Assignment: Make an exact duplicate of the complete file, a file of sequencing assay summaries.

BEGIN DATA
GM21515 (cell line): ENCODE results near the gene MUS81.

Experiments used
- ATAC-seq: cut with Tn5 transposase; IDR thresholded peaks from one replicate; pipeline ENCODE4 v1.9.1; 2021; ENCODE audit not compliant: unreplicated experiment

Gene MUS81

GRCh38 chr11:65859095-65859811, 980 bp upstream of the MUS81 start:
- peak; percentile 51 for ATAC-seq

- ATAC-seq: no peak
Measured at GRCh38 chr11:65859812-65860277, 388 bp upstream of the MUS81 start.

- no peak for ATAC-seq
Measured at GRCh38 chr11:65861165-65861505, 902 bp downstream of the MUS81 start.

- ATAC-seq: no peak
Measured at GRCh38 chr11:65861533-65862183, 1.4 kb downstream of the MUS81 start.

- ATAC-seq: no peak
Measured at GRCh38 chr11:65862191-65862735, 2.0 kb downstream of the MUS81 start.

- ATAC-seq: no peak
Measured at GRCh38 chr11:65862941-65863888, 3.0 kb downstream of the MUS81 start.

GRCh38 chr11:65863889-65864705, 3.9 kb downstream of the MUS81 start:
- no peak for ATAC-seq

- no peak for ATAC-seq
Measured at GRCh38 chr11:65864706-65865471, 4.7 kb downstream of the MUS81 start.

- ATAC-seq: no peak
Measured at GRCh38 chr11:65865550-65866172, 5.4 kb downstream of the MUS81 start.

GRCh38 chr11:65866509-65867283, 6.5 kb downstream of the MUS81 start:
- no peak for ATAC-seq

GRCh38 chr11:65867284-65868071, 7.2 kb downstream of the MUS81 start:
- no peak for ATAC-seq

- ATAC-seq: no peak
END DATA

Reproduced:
GM21515 (cell line): ENCODE results near the gene MUS81.

Experiments used
- ATAC-seq: cut with Tn5 transposase; IDR thresholded peaks from one replicate; pipeline ENCODE4 v1.9.1; 2021; ENCODE audit not compliant: unreplicated experiment

Gene MUS81

GRCh38 chr11:65859095-65859811, 980 bp upstream of the MUS81 start:
- peak; percentile 51 for ATAC-seq

- ATAC-seq: no peak
Measured at GRCh38 chr11:65859812-65860277, 388 bp upstream of the MUS81 start.

- no peak for ATAC-seq
Measured at GRCh38 chr11:65861165-65861505, 902 bp downstream of the MUS81 start.

- ATAC-seq: no peak
Measured at GRCh38 chr11:65861533-65862183, 1.4 kb downstream of the MUS81 start.

- ATAC-seq: no peak
Measured at GRCh38 chr11:65862191-65862735, 2.0 kb downstream of the MUS81 start.

- ATAC-seq: no peak
Measured at GRCh38 chr11:65862941-65863888, 3.0 kb downstream of the MUS81 start.

GRCh38 chr11:65863889-65864705, 3.9 kb downstream of the MUS81 start:
- no peak for ATAC-seq

- no peak for ATAC-seq
Measured at GRCh38 chr11:65864706-65865471, 4.7 kb downstream of the MUS81 start.

- ATAC-seq: no peak
Measured at GRCh38 chr11:65865550-65866172, 5.4 kb downstream of the MUS81 start.

GRCh38 chr11:65866509-65867283, 6.5 kb downstream of the MUS81 start:
- no peak for ATAC-seq

GRCh38 chr11:65867284-65868071, 7.2 kb downstream of the MUS81 start:
- no peak for ATAC-seq

- ATAC-seq: no peak